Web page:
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Doc. 111.--speech of Edward Everett, at Chester Square, Boston, April 27, 1861.

Fellow-citizens and friends: The great assemblage that I see around me, the simple but interesting ceremonial with which the flag of our country has been thrown to the breeze, the strains of inspiring music, the sweet concert of these youthful voices, the solemn supplication of the reverend clergyman which still fills our ears — all these proclaim the deep, patriotic sentiment, of which that flag is the symbol and expression. Nay, more, it speaks for itself. Its mute eloquence needs no aid from my lips to interpret its significance. Fidelity to the Union blazes from its stars; allegiance to the Government, beneath which we live, is wrapped within its folds.

We set up this standard, my friends, not as a matter of idle display; but as an expressive indication that in the mighty struggle which has been forced upon us, we are of one heart and one mind, that the government of the country must be sustained. We are a law-abiding, quiet-loving community. Our time, our thoughts, our energies, are habitually devoted to the peaceful arts by which states grow and prosper; but upon an issue in which the life of the country is involved, we rally as one man to its [162] defence. All former differences of opinion are swept away; we forget that we have ever been partizans; we remember only that we are Americans, and that our country is in peril.

And what is it that has kindled this quiet and peace-loving community to the present unexampled excitement — a patriotic unanimity not witnessed even in 1776? Why is it, that the flag of the country — always honored, always beloved — is now, all at once, worshipped, I may say, with the passionate homage of this whole people? Why does it float, as never before, not merely from arsenal and masthead, but from tower and steeple, from the public edifices, the temples of science, the private dwelling, in magnificent display of miniature presentiment? Let Fort Sumter give the answer. When on this day fortnight, the 13th of April, (a day forever to be held in inauspicious remembrance, like the dies Alliensis in the annals of Rome,) the tidings spread through the land that the standard of United America, the pledge of her union, and the symbol of her power, for which so many gallant hearts had poured out their life-blood, on the ocean and the land, to uphold, had, in the harbor of Charleston, been, for a day and a half, the target of eleven fratricidal batteries, one deep, unanimous, spontaneous feeling shot with the tidings through the bosom of twenty millions of freemen, that its outraged honor must be vindicated.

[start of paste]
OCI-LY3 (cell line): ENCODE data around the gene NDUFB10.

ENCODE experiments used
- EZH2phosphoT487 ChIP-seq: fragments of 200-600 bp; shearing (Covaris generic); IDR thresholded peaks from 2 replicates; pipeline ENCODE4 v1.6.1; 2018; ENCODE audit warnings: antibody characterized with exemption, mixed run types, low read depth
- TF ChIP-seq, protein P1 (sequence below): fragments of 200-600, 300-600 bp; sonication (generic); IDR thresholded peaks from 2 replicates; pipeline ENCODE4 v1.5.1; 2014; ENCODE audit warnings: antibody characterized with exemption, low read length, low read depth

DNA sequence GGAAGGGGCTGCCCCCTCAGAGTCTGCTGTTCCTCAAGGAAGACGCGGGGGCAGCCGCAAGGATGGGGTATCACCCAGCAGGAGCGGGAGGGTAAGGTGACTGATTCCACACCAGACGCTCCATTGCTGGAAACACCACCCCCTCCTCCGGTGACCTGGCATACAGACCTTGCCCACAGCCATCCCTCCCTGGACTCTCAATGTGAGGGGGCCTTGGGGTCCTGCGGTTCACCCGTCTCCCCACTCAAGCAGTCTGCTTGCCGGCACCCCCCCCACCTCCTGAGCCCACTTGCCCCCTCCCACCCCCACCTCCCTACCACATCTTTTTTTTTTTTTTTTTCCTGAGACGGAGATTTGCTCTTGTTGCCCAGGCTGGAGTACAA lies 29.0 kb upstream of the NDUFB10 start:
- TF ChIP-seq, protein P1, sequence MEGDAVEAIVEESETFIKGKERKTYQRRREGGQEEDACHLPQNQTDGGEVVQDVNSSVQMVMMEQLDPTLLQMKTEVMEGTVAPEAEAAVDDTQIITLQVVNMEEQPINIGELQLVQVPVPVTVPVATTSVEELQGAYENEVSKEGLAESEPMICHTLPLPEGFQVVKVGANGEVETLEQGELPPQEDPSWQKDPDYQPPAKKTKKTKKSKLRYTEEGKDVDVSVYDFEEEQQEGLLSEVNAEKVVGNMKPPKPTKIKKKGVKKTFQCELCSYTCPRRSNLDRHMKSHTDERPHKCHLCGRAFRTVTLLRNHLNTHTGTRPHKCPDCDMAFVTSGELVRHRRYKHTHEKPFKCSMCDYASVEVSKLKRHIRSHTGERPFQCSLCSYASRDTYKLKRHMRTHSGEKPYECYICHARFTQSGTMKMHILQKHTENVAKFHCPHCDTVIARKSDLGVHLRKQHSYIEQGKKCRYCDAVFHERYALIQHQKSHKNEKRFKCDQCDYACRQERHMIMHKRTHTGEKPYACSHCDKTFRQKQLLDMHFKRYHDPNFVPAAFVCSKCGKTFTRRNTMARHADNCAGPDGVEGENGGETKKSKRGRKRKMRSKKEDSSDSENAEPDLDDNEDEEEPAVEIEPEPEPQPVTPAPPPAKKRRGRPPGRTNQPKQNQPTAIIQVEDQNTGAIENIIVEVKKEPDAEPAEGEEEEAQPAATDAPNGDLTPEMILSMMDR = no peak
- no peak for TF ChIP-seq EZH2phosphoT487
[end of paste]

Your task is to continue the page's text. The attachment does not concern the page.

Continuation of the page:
And oh, fellow-citizens, if, aloof as we are from the immediate danger of the conflict, sheltered in our comfortable homes, with the objects of our affection around us, we can refuse our support to the Constitution, the Laws, and the Government, in whose defence those seventy brave men, for thirty frightful hours, without sleep, almost without food, compelled to draw the breath of Heaven into their lungs through moistened handkerchiefs, stood faithful and undaunted beneath the iron storm bursting from above, and the raging fires around them, we shall deserve ourselves, on some disastrous day, to pass through a like fiery ordeal.--Boston Transcript, April 30.

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